Corporate Banner
Satellite Banner
Scientific Community
Become a Member | Sign in
Home>News>This Article

Immune Response Linked to Key Enzyme

Published: Friday, April 12, 2013
Last Updated: Friday, April 12, 2013
Bookmark and Share
A family of enzymes may contribute to scientists’ understanding of signaling molecules involved in the body’s immune response.

The family of enzymes, called Sir2, has been extensively studied for their role in aging.

The research, published April 4 in the journal Nature, was led by senior author Hening Lin, associate professor of chemistry and chemical biology. Lin and colleagues reported that the enzyme Sirtuin-6 (SIRT6) promotes the secretion of a signaling molecule called tumor necrosis factor-alpha (TNF), which is important for triggering immune responses in mammalian cells.

Rheumatoid arthritis, for example, is associated with is an overabundance of TNF. The molecule also promotes cancer cell death. The study found that SIRT6 promotes TNF secretion by removing long-chain fatty acyl groups from protein lysine residues.

It was not previously known that SIRT6 could play this key chemical role in the TNF promotion process. Based on the findings, researchers may one day look to manipulate SIRT6 in therapies to treat diseases.

This is the first study to explain how such long-chain fatty acyl groups are removed in mammalian cells.

“This long-chain fatty acyl lysine modification was reported 30 years ago, but no one knew its physiological function, so our finding helps explain that,” Lin said.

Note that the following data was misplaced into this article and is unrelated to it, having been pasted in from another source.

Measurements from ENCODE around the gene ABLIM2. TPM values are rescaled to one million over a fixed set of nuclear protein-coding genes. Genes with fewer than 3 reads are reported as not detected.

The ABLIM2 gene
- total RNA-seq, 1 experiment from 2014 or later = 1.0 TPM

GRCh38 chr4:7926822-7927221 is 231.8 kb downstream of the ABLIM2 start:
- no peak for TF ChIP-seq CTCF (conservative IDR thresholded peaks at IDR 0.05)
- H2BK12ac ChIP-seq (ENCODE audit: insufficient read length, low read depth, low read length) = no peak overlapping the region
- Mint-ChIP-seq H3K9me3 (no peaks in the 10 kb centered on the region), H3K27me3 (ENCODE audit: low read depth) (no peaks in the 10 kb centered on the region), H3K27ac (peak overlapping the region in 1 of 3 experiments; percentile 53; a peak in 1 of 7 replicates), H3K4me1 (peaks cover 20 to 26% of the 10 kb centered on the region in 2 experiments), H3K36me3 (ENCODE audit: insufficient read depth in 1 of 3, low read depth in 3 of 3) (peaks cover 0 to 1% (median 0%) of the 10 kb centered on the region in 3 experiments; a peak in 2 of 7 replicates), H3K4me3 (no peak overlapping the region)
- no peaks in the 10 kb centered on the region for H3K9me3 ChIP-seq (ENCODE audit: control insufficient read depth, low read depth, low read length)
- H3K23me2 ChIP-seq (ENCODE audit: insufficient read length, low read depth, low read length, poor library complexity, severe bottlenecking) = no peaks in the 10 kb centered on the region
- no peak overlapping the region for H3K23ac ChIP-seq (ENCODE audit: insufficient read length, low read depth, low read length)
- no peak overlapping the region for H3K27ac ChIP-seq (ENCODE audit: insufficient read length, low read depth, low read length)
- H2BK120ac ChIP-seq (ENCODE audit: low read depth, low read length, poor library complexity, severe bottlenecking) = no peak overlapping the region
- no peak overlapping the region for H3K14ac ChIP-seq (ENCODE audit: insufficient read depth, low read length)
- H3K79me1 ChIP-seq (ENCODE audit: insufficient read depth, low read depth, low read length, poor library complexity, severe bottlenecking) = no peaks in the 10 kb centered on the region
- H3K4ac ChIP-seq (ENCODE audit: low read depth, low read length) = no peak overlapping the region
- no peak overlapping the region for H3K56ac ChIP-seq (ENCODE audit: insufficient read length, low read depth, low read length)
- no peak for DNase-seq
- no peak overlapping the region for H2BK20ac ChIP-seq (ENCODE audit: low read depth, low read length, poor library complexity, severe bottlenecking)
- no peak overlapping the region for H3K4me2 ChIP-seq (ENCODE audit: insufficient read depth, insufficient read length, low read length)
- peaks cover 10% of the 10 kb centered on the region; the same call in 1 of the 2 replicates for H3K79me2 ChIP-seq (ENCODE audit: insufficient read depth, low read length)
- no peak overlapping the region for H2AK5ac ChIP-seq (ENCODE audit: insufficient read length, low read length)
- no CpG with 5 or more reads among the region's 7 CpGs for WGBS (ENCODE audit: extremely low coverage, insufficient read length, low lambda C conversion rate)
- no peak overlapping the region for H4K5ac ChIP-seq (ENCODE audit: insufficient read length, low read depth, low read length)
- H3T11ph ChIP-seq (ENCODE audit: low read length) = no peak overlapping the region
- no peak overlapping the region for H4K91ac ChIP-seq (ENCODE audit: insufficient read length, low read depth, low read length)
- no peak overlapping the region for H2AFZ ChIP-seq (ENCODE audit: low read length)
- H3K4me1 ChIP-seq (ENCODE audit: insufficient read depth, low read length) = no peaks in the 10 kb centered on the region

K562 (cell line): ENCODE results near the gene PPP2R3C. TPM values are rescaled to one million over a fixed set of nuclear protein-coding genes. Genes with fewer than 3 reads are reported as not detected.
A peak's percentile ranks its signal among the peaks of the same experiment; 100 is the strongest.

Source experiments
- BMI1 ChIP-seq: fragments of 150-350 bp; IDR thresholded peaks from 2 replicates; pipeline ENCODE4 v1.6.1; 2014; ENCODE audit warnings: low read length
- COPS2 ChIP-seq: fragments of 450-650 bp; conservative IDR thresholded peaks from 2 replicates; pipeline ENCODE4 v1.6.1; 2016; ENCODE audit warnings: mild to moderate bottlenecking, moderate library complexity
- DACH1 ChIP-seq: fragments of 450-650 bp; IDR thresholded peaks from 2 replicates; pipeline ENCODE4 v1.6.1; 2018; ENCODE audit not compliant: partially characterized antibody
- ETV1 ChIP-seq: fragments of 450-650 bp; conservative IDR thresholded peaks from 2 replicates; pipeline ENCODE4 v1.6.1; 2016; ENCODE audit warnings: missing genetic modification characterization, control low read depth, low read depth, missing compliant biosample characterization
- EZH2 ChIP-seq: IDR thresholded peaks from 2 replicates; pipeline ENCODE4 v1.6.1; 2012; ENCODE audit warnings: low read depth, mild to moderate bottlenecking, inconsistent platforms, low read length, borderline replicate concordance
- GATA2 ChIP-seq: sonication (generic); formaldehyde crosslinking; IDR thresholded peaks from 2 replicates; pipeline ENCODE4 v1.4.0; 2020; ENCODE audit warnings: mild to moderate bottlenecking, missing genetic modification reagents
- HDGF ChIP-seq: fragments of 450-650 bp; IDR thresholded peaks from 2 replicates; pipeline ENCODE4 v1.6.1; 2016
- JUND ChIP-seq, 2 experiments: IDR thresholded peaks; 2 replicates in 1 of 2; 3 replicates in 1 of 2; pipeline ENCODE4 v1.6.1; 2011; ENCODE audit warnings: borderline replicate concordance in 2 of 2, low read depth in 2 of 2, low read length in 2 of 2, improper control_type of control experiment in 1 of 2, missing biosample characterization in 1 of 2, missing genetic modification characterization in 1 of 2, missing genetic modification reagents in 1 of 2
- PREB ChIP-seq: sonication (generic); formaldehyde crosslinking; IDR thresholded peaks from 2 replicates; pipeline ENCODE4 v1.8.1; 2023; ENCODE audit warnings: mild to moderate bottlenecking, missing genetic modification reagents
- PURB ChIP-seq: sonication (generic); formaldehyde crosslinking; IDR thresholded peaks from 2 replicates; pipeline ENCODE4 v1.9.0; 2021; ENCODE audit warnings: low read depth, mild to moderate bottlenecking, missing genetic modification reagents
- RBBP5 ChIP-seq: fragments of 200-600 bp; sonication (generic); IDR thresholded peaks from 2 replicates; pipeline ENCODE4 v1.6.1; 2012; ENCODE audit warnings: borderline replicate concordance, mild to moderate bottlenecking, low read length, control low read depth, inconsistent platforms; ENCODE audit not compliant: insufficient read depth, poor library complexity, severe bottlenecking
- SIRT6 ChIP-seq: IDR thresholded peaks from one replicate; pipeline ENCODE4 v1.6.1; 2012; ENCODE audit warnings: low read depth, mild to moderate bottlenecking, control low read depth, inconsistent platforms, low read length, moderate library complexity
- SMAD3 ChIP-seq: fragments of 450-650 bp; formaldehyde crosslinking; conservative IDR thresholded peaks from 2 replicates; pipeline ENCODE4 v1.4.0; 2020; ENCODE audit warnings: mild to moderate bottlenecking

The study was funded in part by the National Institutes of Health. Co-authors include researchers from the University of Hong Kong, Rockefeller University and Harvard Medical School. The study’s lead authors were Hong Jiang, research associate, Saba Khan, graduate student, both in Lin’s lab, and Yi Wang, a researcher at the University of Hong Kong.

Further Information

Join For Free

Access to this exclusive content is for Technology Networks Premium members only.

Join Technology Networks Premium for free access to:

  • Exclusive articles
  • Presentations from international conferences
  • Over 3,500+ scientific posters on ePosters
  • More than 5,100+ scientific videos on LabTube
  • 35 community eNewsletters

Sign In

Forgotten your details? Click Here
If you are not a member you can join here

*Please note: By logging into you agree to accept the use of cookies. To find out more about the cookies we use and how to delete them, see our privacy policy.

Related Content

Key to Chronic Fatigue Syndrome is in Your Gut, Not Head
Researchers report they have identified biological markers of the disease in gut bacteria and inflammatory microbial agents in the blood.
Wednesday, June 29, 2016
Synthetic Immune Organ Produces Antibodies
Cornell engineers have created a functional, synthetic immune organ that produces antibodies and can be controlled in the lab, completely separate from a living organism.
Friday, June 12, 2015
Expelled DNA that Traps Toxins May Backfire in Obese
The body’s most powerful immune cells may have a radical way of catching their prey that could backfire on people who are overweight.
Wednesday, June 19, 2013
TB Bacteria's Trash-Eating Inspires Search for New Drugs
When hijacking a garbage truck, one might as well make use of the trash. That logic drives how tuberculosis-causing bacteria feed, say Cornell scientists.